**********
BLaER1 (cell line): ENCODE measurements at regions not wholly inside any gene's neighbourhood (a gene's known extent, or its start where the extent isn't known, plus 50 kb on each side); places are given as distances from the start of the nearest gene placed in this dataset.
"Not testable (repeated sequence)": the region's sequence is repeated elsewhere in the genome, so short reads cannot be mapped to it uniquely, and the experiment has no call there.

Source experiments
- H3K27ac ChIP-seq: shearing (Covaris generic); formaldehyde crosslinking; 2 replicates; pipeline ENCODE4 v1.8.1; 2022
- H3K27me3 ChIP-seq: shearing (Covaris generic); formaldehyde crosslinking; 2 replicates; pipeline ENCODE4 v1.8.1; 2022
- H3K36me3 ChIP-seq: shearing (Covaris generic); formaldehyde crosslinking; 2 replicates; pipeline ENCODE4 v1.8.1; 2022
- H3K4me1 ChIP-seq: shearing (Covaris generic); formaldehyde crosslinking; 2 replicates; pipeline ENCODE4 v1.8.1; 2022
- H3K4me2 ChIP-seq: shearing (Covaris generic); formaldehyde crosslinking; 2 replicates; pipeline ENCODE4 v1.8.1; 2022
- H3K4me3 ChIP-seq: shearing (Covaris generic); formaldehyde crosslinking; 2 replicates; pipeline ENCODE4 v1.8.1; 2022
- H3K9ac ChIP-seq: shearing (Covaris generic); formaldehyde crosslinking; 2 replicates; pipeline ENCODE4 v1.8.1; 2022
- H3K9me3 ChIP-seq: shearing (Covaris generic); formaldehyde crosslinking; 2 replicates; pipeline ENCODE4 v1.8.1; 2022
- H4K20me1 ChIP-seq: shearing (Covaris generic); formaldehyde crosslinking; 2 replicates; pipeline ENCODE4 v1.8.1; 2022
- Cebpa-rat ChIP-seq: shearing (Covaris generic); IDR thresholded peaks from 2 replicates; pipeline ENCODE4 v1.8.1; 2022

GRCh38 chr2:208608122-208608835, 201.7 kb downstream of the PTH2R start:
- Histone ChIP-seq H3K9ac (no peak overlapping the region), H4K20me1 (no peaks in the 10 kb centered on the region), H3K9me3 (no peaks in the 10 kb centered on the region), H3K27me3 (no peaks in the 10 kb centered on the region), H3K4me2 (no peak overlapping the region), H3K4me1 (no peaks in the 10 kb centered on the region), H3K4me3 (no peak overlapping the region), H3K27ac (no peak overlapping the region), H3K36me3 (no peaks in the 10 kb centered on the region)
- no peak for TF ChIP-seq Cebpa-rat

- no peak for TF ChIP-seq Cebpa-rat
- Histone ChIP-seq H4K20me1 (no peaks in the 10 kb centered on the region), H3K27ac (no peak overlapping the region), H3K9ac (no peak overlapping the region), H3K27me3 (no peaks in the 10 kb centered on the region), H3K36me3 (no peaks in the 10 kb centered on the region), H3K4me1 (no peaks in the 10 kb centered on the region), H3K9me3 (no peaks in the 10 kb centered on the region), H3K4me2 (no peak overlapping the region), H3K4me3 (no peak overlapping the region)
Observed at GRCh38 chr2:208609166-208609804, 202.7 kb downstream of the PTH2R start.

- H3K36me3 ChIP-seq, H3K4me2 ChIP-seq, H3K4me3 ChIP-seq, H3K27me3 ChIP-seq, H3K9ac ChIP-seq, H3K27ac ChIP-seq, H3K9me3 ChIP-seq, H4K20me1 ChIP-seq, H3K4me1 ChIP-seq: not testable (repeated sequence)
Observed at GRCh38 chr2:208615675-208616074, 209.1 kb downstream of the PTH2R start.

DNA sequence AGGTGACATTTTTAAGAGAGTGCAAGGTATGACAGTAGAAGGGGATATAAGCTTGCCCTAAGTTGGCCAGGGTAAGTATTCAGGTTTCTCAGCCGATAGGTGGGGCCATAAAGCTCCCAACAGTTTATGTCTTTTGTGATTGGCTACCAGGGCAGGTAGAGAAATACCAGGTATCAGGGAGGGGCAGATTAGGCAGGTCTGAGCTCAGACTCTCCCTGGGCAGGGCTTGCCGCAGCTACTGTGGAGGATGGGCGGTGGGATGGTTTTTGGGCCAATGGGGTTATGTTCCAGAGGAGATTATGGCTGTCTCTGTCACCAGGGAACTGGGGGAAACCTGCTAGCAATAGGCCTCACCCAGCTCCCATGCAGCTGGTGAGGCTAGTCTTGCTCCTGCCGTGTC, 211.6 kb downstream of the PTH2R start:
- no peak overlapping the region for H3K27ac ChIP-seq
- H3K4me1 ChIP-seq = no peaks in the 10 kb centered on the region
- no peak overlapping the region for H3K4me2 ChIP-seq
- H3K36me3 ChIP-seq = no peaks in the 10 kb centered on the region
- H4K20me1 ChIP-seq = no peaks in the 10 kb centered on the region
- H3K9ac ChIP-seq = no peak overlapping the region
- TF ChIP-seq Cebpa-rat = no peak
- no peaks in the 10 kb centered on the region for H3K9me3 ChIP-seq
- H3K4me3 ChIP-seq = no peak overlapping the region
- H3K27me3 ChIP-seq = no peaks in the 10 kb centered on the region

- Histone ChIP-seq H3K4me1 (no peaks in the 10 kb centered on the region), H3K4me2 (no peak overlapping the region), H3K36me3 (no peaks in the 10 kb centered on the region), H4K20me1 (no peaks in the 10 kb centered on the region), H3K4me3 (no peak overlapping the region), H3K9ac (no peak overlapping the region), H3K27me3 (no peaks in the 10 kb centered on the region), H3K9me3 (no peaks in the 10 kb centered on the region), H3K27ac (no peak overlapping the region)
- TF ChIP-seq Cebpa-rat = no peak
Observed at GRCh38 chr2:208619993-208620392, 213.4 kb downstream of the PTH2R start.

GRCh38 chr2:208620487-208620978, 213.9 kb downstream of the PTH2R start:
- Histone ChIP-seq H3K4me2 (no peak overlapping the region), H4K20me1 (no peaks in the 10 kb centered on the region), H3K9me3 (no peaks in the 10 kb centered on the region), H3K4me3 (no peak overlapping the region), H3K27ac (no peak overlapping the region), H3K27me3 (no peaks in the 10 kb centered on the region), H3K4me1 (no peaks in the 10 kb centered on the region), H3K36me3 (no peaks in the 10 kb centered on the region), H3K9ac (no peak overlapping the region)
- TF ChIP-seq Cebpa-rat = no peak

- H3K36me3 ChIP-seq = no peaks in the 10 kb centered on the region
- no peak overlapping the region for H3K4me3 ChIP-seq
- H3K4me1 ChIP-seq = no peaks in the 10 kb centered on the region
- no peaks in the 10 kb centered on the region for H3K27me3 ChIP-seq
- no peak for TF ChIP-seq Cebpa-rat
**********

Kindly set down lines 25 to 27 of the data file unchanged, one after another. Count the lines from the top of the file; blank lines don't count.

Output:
- no peak overlapping the region for H3K4me2 ChIP-seq
- H3K36me3 ChIP-seq = no peaks in the 10 kb centered on the region
- H4K20me1 ChIP-seq = no peaks in the 10 kb centered on the region